The last time I hopped into a match of Apex Legends Mobile, I grabbed my trusty AirPods Pro, connected them to my Pixel 6 Pro, and readied myself for a match. As the load screen roared to life, I realized something wasn’t quite right and quickly figured out that my AirPods made a valiant effort to connect to my phone and failed somewhere along the line. They showed as connected, but that clearly wasn’t the case as the now-familiar Apex opening sounds blared out loud into the room I was in.
After a flip of my Bluetooth switch on the Pixel 6 Pro, a re-seat of my AirPods Pro in their case, and a full retry of the connection, I was up and running. Or so I thought. This time, things connected, but only one ear was working and after a repeat of the same pairing process, things finally worked just fine. And while it was only about 2 minutes of broken interaction, it was enough to be frustrating because it wasn’t the only time that this has happened.
I’ve been clear about how much I enjoy the AirPods Pro, but I’m continually reminded that these earbuds aren’t made for non-Apple devices. Between odd connection issues, trouble sharing the earbuds between my phone and my Chromebook, and the need to find a lightning cable to charge them quite frequently, I’ve arrived at a point that makes me pretty desperate for the arrival of what I hope are superior earbuds for Android users: the Pixel Buds Pro.
Pixel Buds Pro upsides for Android/Chromebook users
First and foremost, I’m trying to temper my expectations a bit based on previous Pixel Buds. When Google announced the update to the original Pixel Buds in 2019 alongside the Pixel 4, we all were very excited. This led to a pretty substantial let down when the Pixel Buds eventually arrived in 2020 to pretty lackluster reviews. There were connectivity issues and they weren’t comfortable for longer periods of wear. Bluetooth range was poor, dropouts happened frequently, there was no ANC, and when compared with the AirPods Pro, they just didn’t compete.
But these new Pixel Buds Pro are a different story. Well, on paper they are, anyway. And with the way Google introduced them, I feel a bit more comfortable about the claims they are making, too. The Pixel Buds from 2019 had a big hoorah at Google’s hardware event: the Pixel Buds Pro were introduced at Google I/O 2022 in a much more subdued way. Given Google’s relatively-recent acquisitions of talent around wireless earbuds, I’m also feeling confident that the Pixel Buds Pro will be a substantial upgrade over Google’s previous efforts.
If things work out the way I’m hoping they do, that means a few notable upsides for Android/Chromebook users. First, the connectivity should be far better this time around. The Pixel Buds A-series seemed to correct whatever Google messed up in the first wireless Pixel Buds, so there’s no real reason to expect them to go backwards in this area. Second, with that better connectivity will come Fast Pairing on both your Android phone and Chromebook. With the latest update to ChromeOS, Fast Pair is here right in time to welcome in the Pixel Buds Pro, and I can’t wait to leverage this new tech. Ideally, I’ll be able to connect my new earbuds once and be able to use them on all my devices immediately. Compared with my pair, unpair, connect, disconnect patterns I employ right now, this all sounds delightful.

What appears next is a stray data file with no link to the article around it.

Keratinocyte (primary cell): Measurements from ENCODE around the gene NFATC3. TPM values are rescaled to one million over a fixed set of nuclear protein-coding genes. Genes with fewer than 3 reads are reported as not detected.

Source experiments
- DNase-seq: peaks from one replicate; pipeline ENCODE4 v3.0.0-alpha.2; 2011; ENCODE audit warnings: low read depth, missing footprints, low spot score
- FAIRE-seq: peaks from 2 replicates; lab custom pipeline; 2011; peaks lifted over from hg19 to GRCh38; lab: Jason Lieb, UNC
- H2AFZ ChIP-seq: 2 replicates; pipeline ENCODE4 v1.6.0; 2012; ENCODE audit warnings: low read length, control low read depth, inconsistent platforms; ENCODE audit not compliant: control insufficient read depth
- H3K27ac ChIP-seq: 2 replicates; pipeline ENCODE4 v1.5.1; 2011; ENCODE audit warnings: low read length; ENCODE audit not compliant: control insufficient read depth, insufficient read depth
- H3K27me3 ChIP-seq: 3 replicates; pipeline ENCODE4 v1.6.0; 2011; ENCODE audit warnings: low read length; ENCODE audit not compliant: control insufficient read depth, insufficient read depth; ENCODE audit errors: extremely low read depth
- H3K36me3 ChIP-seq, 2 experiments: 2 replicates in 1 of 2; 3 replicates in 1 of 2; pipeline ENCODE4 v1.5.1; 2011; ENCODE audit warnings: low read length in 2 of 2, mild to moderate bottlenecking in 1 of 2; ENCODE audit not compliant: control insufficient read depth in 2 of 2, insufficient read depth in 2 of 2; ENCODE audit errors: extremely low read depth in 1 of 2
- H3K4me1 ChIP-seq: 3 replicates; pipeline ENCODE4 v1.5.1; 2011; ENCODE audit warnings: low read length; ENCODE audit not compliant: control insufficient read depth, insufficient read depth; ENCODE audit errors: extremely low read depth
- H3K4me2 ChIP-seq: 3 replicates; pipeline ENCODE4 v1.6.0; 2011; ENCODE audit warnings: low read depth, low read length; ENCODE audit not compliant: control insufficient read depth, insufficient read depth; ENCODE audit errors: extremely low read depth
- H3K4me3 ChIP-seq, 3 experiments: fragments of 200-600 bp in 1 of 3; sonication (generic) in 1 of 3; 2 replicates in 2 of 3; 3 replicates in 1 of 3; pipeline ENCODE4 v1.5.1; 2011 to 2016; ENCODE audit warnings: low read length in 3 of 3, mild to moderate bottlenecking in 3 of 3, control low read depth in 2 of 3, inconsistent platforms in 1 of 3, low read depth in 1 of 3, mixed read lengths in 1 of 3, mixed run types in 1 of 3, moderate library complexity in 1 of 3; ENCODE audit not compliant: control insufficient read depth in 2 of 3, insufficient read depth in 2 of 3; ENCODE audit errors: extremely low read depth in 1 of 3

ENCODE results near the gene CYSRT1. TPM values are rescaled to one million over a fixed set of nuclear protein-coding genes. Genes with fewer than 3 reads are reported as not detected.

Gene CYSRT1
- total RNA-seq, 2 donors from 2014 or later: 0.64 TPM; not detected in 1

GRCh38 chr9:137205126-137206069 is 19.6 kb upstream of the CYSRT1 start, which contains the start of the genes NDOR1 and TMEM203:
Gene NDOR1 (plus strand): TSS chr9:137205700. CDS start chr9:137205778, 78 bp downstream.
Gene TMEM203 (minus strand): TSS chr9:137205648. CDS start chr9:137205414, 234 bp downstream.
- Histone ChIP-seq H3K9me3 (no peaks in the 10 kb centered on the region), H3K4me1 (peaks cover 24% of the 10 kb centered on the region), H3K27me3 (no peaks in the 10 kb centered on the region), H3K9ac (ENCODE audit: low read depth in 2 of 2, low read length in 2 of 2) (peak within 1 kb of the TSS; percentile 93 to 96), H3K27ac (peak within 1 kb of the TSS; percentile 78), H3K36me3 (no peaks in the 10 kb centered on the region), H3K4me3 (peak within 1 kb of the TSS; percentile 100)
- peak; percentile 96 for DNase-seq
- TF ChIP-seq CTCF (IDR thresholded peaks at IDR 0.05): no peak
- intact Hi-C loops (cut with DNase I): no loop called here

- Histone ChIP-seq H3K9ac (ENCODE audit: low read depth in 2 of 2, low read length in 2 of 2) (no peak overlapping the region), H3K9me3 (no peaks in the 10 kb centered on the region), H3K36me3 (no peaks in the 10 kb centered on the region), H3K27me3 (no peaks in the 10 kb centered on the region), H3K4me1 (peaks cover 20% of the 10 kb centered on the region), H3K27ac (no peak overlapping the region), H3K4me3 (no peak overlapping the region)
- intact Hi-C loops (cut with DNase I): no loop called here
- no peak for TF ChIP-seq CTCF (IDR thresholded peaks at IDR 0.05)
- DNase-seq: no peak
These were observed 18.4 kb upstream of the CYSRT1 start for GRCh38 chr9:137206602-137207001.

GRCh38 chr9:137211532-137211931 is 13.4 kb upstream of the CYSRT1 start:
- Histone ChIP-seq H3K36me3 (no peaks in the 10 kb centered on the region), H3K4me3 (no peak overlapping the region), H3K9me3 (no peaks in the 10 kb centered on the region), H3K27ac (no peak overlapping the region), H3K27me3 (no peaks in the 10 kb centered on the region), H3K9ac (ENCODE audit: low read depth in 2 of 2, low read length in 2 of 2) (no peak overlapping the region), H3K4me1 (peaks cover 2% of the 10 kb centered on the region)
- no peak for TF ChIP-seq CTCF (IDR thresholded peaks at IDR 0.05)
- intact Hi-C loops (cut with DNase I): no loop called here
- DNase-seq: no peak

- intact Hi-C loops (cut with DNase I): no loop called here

Along with these improved connections, I’m also excited to see what Google comes up with in the ANC department. They are using machine learning algorithms to produce noise cancelling for both audio listening and phone calls, so I’m hopeful that the end result will be solid. Google is even using all those smarts to correct for situations where the tip of the earbud isn’t completely sealed in the ear canal, providing ANC even without the perfect seal.
Add to all of this the proposed battery life (31 hours with the case) and the already-great sound quality the Pixel Buds have offered in the past two models and you have what should be a very nice set of earbuds. Google has kept the case small, kept wireless charging, retained the fantastic gesture navigation and reshaped the part that actually sits in your ear. Even though the Pixel Buds A-series seemed to fix the painful thorn of the originals, I think a shape that simply fits in your ears comfortably makes way more sense and I’m glad to see Google make this change.
We don’t have long to wait to see if the Pixel Buds Pro deliver on all these promises. July 21st is the pre-order date and users will begin receiving their earbuds by July 28th. That’s only one month away at this point, and a few weeks isn’t long at all to wait. While I’d like to say that I’m not hanging a lot of hope on these earbuds, that would be a lie. I think Google likely figured out the earbud equation this time around, and every single feature they’ve announced for the Pixel Buds Pro sounds fantastic to me. All the features are there that I desire, and they should provide the connectivity and simple pairing and overall integration that I simply don’t get with my AirPods Pro. And I’m very excited about that. I’d wager quite a few of you are, too.